Mason County malnourished dogs find temporary homes

MASON COUNTY, Wash. — A troubling story out of Mason County has now turned to one of hope. KIRO 7 has learned that all 67 dogs that were found by the sheriff’s office to be either underfed or emaciated have been moved to foster homes or shelters.

There were multiple breeds found on the property, including fourteen Huskies. The Mason County Humane Society told KIRO 7 they were initially having trouble placing the Huskies because shelters all over Washington are inundated with them.

Thankfully, all the dogs are now being cared for as they recover and gain back strength. Four of the dogs, two of them Huskies, are now being cared for by PAWS Animal Shelter in Lynnwood.

“We’re just so amazed at how social and friendly these dogs are and just eager to interact with us and eager for the human attention and they’re just lovely dogs and we’re happy to give them a second chance here,” Rachel Bird, the shelter operations manager at PAWS,” said.

The influx of Huskies in shelters and rescues is being felt across the state of Washington.

“There’s too many and we need help,” Christina Rader, the founder and director of Hope for Huskies, a rescue in eastern Washington, said. “The influx is major. We need fosters and we need adopters.”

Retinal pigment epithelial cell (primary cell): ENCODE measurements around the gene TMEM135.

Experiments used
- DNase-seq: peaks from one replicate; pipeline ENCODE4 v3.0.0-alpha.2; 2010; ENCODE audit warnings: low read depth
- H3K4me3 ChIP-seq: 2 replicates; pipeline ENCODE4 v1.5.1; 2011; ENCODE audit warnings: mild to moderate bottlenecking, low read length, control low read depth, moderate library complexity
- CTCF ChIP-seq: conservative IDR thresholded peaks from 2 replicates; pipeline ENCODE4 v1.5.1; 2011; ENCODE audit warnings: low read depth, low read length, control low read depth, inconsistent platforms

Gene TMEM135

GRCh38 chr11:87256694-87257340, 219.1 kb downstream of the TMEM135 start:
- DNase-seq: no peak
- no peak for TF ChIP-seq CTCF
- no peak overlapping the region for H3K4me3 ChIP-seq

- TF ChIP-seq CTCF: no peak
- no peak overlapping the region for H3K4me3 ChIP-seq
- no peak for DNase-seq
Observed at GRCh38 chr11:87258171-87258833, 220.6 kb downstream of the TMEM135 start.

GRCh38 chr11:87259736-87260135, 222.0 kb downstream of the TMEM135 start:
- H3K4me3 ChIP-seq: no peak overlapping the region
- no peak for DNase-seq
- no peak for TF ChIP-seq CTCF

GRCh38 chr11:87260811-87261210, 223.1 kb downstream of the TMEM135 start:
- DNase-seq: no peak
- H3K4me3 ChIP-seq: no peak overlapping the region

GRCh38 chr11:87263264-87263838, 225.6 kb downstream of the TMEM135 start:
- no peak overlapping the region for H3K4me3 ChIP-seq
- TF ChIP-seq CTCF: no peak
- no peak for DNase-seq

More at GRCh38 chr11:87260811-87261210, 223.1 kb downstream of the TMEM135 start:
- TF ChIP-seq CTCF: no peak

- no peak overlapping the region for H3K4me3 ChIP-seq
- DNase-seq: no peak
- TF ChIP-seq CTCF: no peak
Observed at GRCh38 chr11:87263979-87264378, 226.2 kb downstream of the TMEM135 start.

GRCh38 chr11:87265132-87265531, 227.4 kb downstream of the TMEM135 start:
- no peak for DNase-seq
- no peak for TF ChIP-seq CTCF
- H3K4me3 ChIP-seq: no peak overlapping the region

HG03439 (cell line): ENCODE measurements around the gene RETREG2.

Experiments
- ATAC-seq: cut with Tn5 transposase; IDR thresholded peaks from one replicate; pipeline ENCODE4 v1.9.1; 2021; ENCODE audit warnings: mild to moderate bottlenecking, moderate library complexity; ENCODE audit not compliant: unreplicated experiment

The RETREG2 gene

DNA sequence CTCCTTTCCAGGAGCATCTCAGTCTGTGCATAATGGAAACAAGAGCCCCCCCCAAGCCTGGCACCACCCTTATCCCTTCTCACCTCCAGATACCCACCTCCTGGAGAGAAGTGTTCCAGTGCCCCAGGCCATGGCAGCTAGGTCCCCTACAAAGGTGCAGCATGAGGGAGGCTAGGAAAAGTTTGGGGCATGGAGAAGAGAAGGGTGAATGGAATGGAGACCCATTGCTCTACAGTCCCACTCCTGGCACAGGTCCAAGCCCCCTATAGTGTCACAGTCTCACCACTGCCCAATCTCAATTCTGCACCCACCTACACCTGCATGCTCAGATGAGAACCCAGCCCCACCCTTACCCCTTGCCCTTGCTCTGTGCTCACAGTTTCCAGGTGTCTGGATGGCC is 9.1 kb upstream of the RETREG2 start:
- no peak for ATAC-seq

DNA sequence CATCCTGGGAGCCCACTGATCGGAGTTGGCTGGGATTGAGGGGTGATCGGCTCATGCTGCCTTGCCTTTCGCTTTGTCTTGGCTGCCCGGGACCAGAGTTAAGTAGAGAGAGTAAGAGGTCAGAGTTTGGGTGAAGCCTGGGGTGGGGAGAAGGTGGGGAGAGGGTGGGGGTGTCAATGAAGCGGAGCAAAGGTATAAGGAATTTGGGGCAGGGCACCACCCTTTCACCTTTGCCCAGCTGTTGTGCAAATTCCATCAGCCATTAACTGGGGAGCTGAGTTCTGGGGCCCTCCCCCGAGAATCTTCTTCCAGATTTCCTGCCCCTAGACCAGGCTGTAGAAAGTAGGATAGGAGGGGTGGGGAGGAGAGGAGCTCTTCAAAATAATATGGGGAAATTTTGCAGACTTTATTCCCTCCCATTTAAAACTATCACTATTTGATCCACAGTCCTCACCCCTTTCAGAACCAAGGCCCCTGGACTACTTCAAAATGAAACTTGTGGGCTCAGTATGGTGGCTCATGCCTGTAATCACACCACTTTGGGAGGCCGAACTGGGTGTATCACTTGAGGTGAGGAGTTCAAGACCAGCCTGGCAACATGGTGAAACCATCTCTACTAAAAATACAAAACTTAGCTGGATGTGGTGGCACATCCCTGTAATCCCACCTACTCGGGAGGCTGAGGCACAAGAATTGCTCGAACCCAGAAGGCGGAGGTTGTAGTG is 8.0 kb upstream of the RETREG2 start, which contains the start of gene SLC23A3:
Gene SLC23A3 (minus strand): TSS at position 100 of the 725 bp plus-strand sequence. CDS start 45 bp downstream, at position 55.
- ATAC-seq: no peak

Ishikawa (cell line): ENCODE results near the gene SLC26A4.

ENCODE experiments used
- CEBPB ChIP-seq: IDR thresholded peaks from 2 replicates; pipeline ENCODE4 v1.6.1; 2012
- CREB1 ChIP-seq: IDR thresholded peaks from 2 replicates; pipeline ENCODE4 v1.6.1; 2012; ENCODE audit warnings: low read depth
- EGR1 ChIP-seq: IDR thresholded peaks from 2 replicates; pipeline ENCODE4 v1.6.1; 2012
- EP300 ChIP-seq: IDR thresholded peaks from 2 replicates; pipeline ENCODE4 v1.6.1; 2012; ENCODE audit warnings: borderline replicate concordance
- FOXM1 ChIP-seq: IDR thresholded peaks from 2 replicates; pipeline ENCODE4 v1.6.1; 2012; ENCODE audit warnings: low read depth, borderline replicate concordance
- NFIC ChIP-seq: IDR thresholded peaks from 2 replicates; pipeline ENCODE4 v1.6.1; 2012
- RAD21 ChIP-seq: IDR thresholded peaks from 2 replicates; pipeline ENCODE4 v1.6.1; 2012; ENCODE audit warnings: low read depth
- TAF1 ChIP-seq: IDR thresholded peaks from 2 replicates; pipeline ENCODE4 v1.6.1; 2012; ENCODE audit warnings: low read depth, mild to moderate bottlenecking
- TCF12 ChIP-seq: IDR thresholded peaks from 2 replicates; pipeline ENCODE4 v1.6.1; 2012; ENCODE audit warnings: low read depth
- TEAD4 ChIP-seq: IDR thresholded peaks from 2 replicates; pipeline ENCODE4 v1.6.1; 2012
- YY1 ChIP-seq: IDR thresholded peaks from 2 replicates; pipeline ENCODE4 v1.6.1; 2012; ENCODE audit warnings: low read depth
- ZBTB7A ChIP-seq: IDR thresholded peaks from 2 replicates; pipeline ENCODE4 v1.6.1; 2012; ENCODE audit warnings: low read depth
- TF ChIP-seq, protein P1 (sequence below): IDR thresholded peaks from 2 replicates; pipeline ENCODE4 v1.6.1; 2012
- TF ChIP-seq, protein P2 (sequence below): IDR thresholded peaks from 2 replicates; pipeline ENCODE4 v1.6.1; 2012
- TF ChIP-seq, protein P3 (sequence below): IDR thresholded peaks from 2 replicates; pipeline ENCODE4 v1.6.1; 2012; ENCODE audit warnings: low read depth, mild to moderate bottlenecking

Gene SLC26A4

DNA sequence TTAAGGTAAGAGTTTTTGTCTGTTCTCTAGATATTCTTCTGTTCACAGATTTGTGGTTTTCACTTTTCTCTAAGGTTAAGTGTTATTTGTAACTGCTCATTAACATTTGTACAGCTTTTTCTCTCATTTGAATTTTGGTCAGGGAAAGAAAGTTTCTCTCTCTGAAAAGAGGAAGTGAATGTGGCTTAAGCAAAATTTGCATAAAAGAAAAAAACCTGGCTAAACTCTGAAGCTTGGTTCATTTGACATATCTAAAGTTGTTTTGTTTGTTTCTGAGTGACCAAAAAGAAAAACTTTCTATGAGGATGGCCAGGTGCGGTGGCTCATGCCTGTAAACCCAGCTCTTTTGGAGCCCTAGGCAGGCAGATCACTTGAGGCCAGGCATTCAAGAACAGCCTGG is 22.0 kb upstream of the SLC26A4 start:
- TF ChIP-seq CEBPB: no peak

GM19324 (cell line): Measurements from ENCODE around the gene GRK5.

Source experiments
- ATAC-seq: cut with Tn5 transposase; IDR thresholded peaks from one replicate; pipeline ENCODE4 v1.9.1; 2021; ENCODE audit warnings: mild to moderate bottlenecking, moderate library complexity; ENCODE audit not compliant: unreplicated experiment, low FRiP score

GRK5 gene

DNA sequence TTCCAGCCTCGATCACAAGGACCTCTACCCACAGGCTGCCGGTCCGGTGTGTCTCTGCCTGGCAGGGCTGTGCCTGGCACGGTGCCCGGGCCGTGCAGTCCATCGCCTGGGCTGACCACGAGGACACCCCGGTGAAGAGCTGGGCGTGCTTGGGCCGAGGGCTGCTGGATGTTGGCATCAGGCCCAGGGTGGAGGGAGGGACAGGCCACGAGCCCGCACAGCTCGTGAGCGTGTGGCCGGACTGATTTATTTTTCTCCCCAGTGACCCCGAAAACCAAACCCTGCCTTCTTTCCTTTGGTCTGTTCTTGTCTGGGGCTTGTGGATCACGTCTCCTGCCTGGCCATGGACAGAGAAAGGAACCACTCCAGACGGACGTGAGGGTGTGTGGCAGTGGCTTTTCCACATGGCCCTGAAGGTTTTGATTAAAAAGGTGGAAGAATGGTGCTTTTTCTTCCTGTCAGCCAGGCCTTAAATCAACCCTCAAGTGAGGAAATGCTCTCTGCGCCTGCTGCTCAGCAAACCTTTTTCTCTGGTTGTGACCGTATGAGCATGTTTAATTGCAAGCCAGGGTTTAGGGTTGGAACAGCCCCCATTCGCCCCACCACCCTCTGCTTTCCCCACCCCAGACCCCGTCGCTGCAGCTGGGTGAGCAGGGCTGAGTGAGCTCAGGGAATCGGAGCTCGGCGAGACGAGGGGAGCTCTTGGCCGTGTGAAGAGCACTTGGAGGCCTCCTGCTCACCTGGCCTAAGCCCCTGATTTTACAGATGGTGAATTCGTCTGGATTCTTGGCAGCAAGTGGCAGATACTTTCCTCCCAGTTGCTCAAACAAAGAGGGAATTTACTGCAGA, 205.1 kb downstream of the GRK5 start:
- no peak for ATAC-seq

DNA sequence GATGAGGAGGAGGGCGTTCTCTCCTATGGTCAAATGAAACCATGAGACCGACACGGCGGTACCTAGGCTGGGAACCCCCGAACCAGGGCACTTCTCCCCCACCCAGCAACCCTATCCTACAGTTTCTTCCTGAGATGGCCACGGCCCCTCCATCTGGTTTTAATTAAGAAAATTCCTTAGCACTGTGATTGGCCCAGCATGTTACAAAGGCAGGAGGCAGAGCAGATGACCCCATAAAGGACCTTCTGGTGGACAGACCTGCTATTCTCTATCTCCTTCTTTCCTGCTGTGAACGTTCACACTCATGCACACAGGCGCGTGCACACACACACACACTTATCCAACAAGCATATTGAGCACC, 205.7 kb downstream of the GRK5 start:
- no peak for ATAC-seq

Rader told KIRO 7 that she is constantly getting messages and requests to take in more Huskies.

“I could probably receive emails alone, at least ten per day asking me to take their husky or they found a husky,” she said. “Facebook is a constant, can you take my husky, or I found this husky, I’m getting tagged on Facebook groups hey I found these puppies, it’s nonstop it really is.”

Rader said the problem stems from backyard breeding and failure by some pet owners to spay and neuter their Huskies. She also said laws in Washington aren’t strict enough.

“We could get breeding laws, have restrictions, you know follow ups, we need stricter laws, we need heavy fines, and we need to stop the breeding, that is the biggest thing,” Rader said. Bird also said that pop culture and local sports has also had a major influence on the breed’s popularity.

“I hate to blame Game of Thrones, but they really made the husky breed a bit more popular,” Bird said. “Everybody wanted their own dire wolf you know so I think the breeding of huskies really boomed.”

Bird also said that the University of Washington’s mascot also has played a big part in Husky popularity.

“I think because of U-dub it’s almost a status symbol in Washington to have a husky but I think in the last few years here we’ve just seen the husky population really boom and there’s just more huskies now than there are adopters for them.”

Both women agree that people often bring these dogs home without fully understanding the breed.

“You have to give them that mental enrichment you have to give them that fun outdoor adventures you got to burn off that energy. They’re almost like toddlers in the sense of if they don’t have activities, they’re going to find their own,” Bird said.

At this point none of the dogs from Mason County are available for adoption yet, but PAWS has plenty of other animals in need of forever homes and they always need volunteers and donations. You can learn more or donate here.

Hope for Huskies has several dogs available for adoption and are also in need of donations. You can help or learn more here.